The Rich Get Richer

In recent weeks the stalled economy has brought renewed attention to the White House’s fiscal record and plans for the future. For the third straight year the number of people living below the poverty line has increased, as has the number of Americans without health insurance. During the Bush administration, the United States has lost roughly 1.8 million jobs. George W. Bush will be the first president since the Depression to preside over a net loss in jobs during his term. The Congressional Budget Office projects this year’s federal deficit at $422 billion. If Bush’s tax cuts remain in place for ten years, the projected deficit will reach $2.3 trillion. In light of these troubling statistics, it is little wonder that people on both the right and left are anxious about our economic future.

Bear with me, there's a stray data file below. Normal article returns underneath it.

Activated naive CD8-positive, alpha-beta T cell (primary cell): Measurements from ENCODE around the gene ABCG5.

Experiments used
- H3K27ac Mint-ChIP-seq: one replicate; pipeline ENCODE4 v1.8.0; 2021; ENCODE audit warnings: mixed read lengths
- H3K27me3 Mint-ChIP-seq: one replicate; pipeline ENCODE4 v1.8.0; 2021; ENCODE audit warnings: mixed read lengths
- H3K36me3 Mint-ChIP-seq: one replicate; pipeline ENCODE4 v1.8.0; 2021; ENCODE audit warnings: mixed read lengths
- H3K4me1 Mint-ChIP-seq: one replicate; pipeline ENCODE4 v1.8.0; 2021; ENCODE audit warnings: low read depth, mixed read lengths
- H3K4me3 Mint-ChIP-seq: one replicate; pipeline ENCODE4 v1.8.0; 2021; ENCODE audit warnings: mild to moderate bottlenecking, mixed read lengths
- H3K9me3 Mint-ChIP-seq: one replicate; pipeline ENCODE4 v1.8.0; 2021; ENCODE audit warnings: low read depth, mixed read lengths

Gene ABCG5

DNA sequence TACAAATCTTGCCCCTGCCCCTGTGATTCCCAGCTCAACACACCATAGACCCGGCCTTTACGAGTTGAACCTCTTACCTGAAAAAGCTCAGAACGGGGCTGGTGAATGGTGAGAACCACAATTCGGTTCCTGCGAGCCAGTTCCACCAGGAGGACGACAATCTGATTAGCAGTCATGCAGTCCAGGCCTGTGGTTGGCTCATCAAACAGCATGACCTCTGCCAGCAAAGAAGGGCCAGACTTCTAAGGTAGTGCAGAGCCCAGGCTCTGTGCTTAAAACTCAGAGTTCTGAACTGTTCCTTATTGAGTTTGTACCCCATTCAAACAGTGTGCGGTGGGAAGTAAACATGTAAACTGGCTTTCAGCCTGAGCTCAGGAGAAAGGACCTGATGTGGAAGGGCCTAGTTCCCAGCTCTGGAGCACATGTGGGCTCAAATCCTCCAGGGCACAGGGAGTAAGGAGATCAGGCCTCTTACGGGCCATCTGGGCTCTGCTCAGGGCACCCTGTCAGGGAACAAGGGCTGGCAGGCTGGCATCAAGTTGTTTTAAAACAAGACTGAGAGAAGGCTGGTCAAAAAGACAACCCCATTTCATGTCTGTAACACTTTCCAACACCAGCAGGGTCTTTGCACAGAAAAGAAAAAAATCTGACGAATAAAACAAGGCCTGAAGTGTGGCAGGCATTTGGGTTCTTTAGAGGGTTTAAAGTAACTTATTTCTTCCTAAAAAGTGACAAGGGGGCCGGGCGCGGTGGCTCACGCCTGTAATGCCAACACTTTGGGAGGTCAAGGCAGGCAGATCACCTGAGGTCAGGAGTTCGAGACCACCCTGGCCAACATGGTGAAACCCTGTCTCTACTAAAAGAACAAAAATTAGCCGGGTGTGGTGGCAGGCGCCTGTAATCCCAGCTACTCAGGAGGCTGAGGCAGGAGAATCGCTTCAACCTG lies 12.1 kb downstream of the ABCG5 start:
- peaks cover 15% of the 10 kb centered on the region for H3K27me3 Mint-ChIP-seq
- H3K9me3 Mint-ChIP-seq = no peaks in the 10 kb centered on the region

The president has deflected criticism of his economic stewardship by focusing tirelessly on the war in Iraq. When asked, he assures voters that his tax cuts will spur the economy and thereby increase federal tax revenue, thus reducing the deficit. Yet Bush’s reliance on tax cuts to solve every problem is not just bad public policy, it is bad economics. By pushing through the largest tax breaks since the Reagan years, Bush has done more than any modern president to widen the disparity between rich and poor. The willingness of Congressional Democrats facing election to vote to extend some of those tax cuts last month was disgraceful....

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